Axe that clove creationism found at museum after 150 years
guardian.co.uk, Monday 25 May 2009 23.37 BST
A lump of flint that challenged creationist history and was dubbed by an eminent archaeologist "the stone that shattered the time barrier" has been tracked down after 150 years in the vast stores of the Natural History Museum in London.
On 26 May 1859, six months before Charles Darwin shattered the biblical creation story when he finally plucked up the courage to publish his theory of natural selection, the stone hand axe from the bottom of a French quarry was presented to the world at a lecture at the Royal Society in London.
Neither John Evans nor Joseph Prestwich, the businessmen and amateur archaeologist and geologist who found it, nor their distinguished audience, could guess its true age, around 400,000 years. But they did know it came from "a very remote period", when the woolly mammoth and rhinos, whose bones were mixed up in the same layer, roamed the plains of northern France.
There was no way the mammoths and the man-made tool could be fitted into the traditional biblical timescale, calculated by the 17th-century Archbishop Ussher, that God made the world in 4004BC.
The axe then vanished for 150 years, until it was tracked down by another archaeologist and geologist team – Clive Gamble, a professor at Royal Holloway, and Robert Kruszynski of the Natural History Museum – who publish their quest in next month's Antiquity journal.
They hunted it through thousands of prehistoric stone tools in national collections. They tried the collections of the Society of Antiquaries, where the axe was last seen in public at a second lecture in June 1859. Kruszynski found it at the South Kensington museum, with a minute Victorian label recording the date and quarry where it was found at St Acheul outside Amiens. A photograph showed the quarrymen who uncovered the axe, one pointing to it still half-buried in gravel.
Gamble and Kruszynski will take their trophy to the Society of Antiquaries next month to mark the anniversary of the May lecture at the Royal Society.
Acheulian human remains found in Morocco
www.chinaview.cn 2009-05-26 07:04:29
RABAT, May 25 (Xinhua) -- A Moroccan-French archaeology team has discovered the rear part of a human mandible that dates back to the prehistoric Acheulian phase, local MAP news agency reported on Monday.
The mandible, which belongs to a young human, holds a premolar and a molar, the report said.
The fossil was uncovered on May 14 in the Thomas I quarry site in Casablanca, along with stone tools "that characterize the Acheulian civilization" and remnants of gazelles, antelopes, warthogs, bears, monkeys, said the report.
A French-Moroccan team last year, uncovered a complete mandible of Homo erectus at the Thomas I quarry. The mandible was found in a layer below one where the team had previously found four human teeth (three premolars and one incisor) from Homo erectus, one of which was dated to 500,000 B.C.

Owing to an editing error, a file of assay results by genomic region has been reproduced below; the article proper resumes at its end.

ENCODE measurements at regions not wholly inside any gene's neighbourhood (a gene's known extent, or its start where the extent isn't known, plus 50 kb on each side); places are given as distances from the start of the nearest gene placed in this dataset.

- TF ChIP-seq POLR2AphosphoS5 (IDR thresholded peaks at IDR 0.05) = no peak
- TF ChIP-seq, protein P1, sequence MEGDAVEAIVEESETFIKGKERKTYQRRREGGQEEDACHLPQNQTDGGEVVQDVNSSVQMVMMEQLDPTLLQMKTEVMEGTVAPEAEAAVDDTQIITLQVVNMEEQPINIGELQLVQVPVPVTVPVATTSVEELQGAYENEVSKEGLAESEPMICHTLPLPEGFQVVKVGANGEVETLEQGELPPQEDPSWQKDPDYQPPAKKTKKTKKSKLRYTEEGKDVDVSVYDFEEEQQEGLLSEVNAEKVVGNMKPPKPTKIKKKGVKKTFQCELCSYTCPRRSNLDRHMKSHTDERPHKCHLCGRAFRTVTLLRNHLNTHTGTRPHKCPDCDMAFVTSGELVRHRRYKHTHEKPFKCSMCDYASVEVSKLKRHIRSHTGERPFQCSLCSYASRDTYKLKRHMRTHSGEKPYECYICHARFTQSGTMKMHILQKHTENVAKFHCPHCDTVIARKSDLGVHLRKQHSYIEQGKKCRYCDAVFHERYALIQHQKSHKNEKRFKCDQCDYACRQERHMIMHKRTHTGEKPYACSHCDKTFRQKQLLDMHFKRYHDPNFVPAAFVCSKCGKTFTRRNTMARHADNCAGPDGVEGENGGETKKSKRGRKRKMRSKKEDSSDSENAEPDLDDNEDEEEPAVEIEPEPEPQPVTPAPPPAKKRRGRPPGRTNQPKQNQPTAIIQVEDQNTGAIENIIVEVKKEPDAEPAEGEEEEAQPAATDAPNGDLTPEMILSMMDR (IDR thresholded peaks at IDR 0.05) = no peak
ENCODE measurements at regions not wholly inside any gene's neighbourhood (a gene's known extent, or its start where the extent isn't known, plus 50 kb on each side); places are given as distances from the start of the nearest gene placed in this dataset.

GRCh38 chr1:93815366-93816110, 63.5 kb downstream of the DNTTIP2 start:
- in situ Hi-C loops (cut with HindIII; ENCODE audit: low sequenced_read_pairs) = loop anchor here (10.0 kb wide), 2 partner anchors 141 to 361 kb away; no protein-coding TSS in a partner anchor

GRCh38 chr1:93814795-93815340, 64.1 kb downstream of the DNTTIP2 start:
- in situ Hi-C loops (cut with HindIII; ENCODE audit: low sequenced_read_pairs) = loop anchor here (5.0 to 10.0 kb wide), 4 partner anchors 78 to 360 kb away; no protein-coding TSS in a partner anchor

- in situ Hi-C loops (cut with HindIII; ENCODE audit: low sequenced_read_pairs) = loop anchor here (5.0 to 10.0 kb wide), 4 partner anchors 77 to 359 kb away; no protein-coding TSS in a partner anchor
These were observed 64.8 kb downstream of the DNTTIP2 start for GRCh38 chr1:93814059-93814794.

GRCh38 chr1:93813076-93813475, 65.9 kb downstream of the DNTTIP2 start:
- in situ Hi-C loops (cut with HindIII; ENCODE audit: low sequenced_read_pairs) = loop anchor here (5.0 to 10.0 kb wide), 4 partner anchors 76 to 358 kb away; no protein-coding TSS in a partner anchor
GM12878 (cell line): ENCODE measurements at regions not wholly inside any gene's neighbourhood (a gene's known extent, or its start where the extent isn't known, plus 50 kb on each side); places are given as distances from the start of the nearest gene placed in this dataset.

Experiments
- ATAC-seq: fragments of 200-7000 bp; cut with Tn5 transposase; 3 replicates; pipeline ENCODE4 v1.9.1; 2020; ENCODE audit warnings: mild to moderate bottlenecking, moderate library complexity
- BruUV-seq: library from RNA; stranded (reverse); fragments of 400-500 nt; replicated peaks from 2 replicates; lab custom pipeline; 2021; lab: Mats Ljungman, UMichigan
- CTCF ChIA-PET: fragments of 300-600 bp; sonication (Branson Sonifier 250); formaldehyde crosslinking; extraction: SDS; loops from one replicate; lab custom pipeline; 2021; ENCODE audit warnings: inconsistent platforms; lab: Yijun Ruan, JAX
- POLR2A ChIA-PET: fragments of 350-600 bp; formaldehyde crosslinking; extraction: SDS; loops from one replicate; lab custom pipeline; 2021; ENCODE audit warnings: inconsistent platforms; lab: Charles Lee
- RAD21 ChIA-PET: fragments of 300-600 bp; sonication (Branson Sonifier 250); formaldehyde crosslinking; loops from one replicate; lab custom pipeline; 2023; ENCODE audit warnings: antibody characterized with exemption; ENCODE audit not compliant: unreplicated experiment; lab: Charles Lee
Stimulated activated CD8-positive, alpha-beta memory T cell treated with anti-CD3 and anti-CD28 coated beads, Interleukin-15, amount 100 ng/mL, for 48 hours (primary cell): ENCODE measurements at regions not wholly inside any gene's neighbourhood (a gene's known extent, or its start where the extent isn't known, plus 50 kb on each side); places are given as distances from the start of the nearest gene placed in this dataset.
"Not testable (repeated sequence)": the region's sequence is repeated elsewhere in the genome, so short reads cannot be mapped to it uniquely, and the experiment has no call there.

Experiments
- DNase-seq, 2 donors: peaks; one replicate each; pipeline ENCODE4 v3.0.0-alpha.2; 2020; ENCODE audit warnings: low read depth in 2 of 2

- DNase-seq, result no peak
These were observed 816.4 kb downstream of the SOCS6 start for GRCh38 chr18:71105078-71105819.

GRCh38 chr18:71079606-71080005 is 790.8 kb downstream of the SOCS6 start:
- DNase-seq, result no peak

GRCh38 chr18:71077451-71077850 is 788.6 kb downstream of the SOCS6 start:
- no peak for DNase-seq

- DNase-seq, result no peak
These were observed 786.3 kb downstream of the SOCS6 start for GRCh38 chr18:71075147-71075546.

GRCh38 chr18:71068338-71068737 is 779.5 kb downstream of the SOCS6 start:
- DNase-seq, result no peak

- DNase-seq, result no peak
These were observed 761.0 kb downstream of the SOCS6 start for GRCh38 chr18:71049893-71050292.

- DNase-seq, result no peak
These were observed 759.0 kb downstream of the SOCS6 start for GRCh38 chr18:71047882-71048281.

Professional excavations in the site started in 1988 as part of the "Casablanca Program" of the local Institute of Archaeology Sciences and Heritage, in coordination with France's archaeology mission in the Moroccan coasts.
The team that made this month's discovery was co-led by Moroccan and French scientists Fatima Zohra Sbihi Alaoui and Jean-Paul Raynal, said the report.
Thomas I site, where a Homo erectus half-jaw had been found by accident in 1969, confirms its role as one of the key archaeology sites for understanding the early population of Northwest Africa.
Italians to help Iranians restore tomb of Cyrus the Great
Published on Thu, 05/28/2009 - 08:36
Italian experts will help Iran restore the tomb of Cyrus the Great (580-529BC), considered one of the most magnificent monuments of antiquity, Culture Minister Sandro Bondi said on Wednesday.
An agreement signed in Tehran on Wednesday will see Italian archaeologists working with their Iranian colleagues for at least two years.
The tomb in the ancient city of Pasargadae, in southern Iran, is considered the symbol of the country's national identity and was already famous in ancient times.
Greek conquerer Alexander the Great (356-323 BC) is reported to have visited the tomb in sign of respect after the fall of the Persian empire.
Italy had already offered its help restore the monument, which Iranian authorities are concerned may be affected by flooding if the construction of a proposed dam near the UNESCO World Heritage site goes ahead.
Italian archaeologists have a history of working with Iran to safeguard important cultural heritage, including a project to restore part of the ancient city of Bam. Bam was devastated by an earthquake in December 2003 which claimed 40,000 lives.
While successfully conquering many neighbouring empires, Cyrus the Great was renowned for his magnanimous attitude and is thought to be responsible for the first known charter of human rights.